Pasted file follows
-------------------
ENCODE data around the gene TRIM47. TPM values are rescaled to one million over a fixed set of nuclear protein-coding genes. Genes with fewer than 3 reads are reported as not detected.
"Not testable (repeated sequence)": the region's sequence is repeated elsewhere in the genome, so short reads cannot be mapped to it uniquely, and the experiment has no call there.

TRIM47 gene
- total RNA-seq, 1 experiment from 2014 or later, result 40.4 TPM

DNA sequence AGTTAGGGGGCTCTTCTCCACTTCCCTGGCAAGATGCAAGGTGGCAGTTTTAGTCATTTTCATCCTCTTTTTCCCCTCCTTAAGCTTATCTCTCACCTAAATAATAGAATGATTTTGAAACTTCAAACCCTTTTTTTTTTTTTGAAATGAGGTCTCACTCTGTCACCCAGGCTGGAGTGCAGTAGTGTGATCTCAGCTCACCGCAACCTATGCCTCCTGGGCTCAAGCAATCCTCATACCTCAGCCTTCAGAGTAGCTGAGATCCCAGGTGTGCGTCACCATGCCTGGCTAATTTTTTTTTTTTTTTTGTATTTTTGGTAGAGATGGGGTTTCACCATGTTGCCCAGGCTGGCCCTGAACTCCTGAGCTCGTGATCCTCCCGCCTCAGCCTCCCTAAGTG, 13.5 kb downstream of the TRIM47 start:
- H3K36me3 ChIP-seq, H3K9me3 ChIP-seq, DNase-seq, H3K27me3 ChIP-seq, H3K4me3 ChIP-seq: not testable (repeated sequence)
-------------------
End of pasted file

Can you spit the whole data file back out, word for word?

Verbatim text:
ENCODE data around the gene TRIM47. TPM values are rescaled to one million over a fixed set of nuclear protein-coding genes. Genes with fewer than 3 reads are reported as not detected.
"Not testable (repeated sequence)": the region's sequence is repeated elsewhere in the genome, so short reads cannot be mapped to it uniquely, and the experiment has no call there.

TRIM47 gene
- total RNA-seq, 1 experiment from 2014 or later, result 40.4 TPM

DNA sequence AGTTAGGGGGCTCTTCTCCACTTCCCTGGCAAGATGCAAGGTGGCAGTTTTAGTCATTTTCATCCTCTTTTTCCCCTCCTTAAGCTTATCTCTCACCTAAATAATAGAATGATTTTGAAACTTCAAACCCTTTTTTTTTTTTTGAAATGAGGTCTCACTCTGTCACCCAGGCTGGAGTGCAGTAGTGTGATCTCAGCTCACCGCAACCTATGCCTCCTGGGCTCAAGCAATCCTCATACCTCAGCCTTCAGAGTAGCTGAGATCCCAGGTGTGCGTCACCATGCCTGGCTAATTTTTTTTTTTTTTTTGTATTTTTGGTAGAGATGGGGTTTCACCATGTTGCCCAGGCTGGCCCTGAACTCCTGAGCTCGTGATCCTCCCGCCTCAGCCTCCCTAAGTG, 13.5 kb downstream of the TRIM47 start:
- H3K36me3 ChIP-seq, H3K9me3 ChIP-seq, DNase-seq, H3K27me3 ChIP-seq, H3K4me3 ChIP-seq: not testable (repeated sequence)